Great news for Florida employers! The Office of Insurance Regulation approved a statewide overall workers’ compensation rate level decrease of 13.8 percent for new and renewal policies starting January 1, 2019. This will be the second consecutive year that rates have gone down in Florida.
The rate decrease is due in part to declines in claim frequency resulting from safer workplaces, enhanced workplace efficiencies and an increased use of automation and innovative technologies. Reduced assessments and increased investment income also contributed to the rate decrease.
When combined with the 9.5 percent reduction that took effect January 1, 2018, Florida’s overall rate level will be nearly 25 percent lower in 2019. To offset this revenue loss, insurance companies may begin auditing employers to make sure employees have been assigned the correct job classification code.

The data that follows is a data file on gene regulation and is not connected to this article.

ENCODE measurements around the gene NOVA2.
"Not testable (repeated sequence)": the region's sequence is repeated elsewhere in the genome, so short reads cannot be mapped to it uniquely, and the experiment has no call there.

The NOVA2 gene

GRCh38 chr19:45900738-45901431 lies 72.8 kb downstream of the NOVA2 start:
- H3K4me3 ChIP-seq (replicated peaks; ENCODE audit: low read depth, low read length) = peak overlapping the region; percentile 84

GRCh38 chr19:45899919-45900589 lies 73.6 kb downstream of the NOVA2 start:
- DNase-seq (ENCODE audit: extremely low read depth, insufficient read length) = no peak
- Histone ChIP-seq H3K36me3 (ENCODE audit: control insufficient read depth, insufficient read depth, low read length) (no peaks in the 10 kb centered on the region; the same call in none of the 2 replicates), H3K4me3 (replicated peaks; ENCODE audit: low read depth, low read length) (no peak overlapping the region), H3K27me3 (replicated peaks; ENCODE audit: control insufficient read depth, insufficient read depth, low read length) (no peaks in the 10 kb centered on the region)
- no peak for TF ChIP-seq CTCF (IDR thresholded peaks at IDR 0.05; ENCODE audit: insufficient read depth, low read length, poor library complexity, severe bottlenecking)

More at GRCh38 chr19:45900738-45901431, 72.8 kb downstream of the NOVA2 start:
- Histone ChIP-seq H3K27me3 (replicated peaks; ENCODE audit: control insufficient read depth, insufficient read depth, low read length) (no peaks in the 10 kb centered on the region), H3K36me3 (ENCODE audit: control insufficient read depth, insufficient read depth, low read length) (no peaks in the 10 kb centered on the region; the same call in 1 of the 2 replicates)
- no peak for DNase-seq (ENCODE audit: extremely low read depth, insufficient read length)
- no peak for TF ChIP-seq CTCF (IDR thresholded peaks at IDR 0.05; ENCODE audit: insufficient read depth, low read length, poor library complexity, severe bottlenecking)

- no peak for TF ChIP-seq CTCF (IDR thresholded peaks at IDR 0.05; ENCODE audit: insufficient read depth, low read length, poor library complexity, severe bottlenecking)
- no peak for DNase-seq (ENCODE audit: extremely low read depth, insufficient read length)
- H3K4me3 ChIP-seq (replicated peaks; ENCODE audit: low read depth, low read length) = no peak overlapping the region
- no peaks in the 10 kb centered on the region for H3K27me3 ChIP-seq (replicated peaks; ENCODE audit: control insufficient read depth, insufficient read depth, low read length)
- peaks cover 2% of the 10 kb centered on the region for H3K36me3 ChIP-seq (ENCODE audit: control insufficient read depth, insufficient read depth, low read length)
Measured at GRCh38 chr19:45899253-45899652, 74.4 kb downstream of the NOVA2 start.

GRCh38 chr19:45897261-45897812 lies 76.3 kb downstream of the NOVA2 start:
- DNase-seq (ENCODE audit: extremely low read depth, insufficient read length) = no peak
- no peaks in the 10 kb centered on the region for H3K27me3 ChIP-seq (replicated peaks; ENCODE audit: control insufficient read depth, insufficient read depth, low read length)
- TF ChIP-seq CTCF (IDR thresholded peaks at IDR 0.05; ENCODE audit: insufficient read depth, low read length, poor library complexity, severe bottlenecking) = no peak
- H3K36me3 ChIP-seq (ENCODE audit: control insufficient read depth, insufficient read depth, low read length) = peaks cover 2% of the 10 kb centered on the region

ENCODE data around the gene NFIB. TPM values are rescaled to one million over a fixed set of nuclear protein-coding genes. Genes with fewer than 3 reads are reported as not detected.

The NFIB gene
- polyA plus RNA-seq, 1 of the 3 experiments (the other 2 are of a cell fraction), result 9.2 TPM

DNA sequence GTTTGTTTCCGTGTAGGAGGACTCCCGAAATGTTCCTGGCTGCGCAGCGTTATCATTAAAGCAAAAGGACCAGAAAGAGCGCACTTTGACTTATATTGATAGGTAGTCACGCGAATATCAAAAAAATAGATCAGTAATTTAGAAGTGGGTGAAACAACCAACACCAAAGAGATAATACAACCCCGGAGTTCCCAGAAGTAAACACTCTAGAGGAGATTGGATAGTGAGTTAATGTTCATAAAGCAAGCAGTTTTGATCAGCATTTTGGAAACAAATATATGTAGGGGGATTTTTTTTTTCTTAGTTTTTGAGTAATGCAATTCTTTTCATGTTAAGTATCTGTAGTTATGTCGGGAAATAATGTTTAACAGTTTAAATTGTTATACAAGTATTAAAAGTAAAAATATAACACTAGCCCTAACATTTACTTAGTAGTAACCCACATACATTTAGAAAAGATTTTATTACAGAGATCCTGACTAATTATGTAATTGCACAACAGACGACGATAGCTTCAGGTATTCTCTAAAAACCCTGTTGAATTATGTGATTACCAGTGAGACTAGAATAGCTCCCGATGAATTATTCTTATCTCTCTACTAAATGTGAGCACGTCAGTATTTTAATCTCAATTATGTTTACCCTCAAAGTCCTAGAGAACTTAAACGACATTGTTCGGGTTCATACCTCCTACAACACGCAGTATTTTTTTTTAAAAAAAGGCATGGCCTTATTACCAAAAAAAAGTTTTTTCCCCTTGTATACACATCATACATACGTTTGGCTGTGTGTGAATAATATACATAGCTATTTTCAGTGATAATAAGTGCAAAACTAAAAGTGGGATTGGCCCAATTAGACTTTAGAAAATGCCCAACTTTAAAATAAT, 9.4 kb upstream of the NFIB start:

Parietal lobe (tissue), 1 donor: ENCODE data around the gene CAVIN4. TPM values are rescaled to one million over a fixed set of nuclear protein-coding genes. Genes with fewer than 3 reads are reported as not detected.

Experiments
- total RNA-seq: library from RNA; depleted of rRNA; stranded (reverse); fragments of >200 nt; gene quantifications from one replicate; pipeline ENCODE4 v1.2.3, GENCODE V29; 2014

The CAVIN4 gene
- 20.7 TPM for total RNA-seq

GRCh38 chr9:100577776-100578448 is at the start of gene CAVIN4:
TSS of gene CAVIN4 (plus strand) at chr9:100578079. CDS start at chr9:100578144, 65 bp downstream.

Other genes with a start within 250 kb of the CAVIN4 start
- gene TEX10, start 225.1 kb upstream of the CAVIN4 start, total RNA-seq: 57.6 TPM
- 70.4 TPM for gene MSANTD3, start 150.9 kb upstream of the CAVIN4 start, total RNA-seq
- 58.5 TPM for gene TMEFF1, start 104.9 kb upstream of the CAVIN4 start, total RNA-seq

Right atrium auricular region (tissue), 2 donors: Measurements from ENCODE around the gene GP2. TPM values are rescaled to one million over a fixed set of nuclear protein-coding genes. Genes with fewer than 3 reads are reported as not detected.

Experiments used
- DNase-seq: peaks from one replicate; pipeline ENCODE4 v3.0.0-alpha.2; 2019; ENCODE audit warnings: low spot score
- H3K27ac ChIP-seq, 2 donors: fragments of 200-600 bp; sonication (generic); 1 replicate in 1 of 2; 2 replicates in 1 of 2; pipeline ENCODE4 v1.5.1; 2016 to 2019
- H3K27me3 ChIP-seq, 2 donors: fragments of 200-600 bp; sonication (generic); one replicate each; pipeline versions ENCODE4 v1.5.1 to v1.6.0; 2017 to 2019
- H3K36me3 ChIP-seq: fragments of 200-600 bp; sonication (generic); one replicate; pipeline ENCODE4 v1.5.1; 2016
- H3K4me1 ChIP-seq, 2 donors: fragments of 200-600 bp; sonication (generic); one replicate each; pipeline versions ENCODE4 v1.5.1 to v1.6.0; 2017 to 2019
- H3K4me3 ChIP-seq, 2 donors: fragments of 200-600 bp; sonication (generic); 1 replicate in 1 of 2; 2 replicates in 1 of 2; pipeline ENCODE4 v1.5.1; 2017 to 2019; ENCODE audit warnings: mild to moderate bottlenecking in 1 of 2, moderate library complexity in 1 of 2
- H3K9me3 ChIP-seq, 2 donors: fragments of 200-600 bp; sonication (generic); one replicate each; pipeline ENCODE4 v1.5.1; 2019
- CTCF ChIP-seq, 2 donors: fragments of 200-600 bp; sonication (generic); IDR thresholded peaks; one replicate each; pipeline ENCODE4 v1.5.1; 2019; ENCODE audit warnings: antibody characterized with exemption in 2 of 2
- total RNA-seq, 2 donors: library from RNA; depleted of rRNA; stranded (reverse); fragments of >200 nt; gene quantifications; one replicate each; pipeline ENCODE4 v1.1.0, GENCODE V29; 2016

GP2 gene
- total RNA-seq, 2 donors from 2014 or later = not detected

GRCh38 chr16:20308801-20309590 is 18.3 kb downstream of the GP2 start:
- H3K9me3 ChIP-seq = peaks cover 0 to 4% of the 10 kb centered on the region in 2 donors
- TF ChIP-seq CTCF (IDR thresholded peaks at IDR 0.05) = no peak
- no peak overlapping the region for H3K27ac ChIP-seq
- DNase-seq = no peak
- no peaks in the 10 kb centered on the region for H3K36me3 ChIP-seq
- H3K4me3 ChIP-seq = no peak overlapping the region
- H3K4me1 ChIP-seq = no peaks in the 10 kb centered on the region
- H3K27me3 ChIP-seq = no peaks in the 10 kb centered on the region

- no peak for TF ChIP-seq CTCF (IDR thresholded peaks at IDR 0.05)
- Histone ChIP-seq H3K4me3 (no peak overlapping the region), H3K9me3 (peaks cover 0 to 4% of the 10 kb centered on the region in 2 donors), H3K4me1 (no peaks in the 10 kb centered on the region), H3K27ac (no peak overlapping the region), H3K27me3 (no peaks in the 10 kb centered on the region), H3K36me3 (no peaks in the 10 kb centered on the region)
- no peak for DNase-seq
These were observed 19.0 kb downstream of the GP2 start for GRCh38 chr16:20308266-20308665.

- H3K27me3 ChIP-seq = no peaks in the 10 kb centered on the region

Classification codes are used to categorize employees based on the type of work they do. Each code is assigned a rate that reflects the relative risk associated with that type of work. A higher risk means a higher rate, which ultimately means a higher premium.
A car dealership, for example, may have employees classified as salespersons. This may change if an audit reveals that these ‘salespersons’ also work in the dealership’s parts department. The rate used to calculate premiums for non-salesperson employees is nearly five time higher.
It’s unclear how aggressive insurance companies may be in conducting audits, but it’s something employers should be aware of. Please contact us if you have any questions about employee classification codes or want to discuss ways to lower your workers’ compensation insurance premiums.